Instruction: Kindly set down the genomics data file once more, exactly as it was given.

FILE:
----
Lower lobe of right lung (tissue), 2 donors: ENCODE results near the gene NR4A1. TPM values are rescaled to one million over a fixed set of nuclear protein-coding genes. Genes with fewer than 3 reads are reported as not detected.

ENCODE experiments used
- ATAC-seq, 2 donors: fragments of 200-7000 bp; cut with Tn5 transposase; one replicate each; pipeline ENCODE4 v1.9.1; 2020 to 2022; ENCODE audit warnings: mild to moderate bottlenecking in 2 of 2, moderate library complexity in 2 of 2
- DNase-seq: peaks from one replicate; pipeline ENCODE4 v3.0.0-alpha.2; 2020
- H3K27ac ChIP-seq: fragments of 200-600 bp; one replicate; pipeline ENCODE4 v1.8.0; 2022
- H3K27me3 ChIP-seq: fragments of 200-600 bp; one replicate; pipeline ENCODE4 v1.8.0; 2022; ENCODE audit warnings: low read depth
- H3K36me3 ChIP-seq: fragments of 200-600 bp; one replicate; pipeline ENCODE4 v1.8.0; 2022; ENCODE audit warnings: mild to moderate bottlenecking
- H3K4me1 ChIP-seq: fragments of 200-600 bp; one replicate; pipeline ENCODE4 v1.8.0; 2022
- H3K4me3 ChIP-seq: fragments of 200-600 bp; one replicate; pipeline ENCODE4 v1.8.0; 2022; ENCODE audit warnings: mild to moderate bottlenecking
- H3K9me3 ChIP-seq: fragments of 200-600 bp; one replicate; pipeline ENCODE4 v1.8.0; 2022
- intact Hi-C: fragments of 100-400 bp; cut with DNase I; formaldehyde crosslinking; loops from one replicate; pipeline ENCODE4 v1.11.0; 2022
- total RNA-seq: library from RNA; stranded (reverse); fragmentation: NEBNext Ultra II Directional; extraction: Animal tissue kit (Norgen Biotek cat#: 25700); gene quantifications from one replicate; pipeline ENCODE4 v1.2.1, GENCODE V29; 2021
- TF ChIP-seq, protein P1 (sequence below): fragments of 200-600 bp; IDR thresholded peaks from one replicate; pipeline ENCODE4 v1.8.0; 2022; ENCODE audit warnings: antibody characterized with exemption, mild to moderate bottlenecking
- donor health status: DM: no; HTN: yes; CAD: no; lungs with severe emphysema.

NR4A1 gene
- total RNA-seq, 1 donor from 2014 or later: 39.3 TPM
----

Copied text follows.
Lower lobe of right lung (tissue), 2 donors: ENCODE results near the gene NR4A1. TPM values are rescaled to one million over a fixed set of nuclear protein-coding genes. Genes with fewer than 3 reads are reported as not detected.

ENCODE experiments used
- ATAC-seq, 2 donors: fragments of 200-7000 bp; cut with Tn5 transposase; one replicate each; pipeline ENCODE4 v1.9.1; 2020 to 2022; ENCODE audit warnings: mild to moderate bottlenecking in 2 of 2, moderate library complexity in 2 of 2
- DNase-seq: peaks from one replicate; pipeline ENCODE4 v3.0.0-alpha.2; 2020
- H3K27ac ChIP-seq: fragments of 200-600 bp; one replicate; pipeline ENCODE4 v1.8.0; 2022
- H3K27me3 ChIP-seq: fragments of 200-600 bp; one replicate; pipeline ENCODE4 v1.8.0; 2022; ENCODE audit warnings: low read depth
- H3K36me3 ChIP-seq: fragments of 200-600 bp; one replicate; pipeline ENCODE4 v1.8.0; 2022; ENCODE audit warnings: mild to moderate bottlenecking
- H3K4me1 ChIP-seq: fragments of 200-600 bp; one replicate; pipeline ENCODE4 v1.8.0; 2022
- H3K4me3 ChIP-seq: fragments of 200-600 bp; one replicate; pipeline ENCODE4 v1.8.0; 2022; ENCODE audit warnings: mild to moderate bottlenecking
- H3K9me3 ChIP-seq: fragments of 200-600 bp; one replicate; pipeline ENCODE4 v1.8.0; 2022
- intact Hi-C: fragments of 100-400 bp; cut with DNase I; formaldehyde crosslinking; loops from one replicate; pipeline ENCODE4 v1.11.0; 2022
- total RNA-seq: library from RNA; stranded (reverse); fragmentation: NEBNext Ultra II Directional; extraction: Animal tissue kit (Norgen Biotek cat#: 25700); gene quantifications from one replicate; pipeline ENCODE4 v1.2.1, GENCODE V29; 2021
- TF ChIP-seq, protein P1 (sequence below): fragments of 200-600 bp; IDR thresholded peaks from one replicate; pipeline ENCODE4 v1.8.0; 2022; ENCODE audit warnings: antibody characterized with exemption, mild to moderate bottlenecking
- donor health status: DM: no; HTN: yes; CAD: no; lungs with severe emphysema.

NR4A1 gene
- total RNA-seq, 1 donor from 2014 or later: 39.3 TPM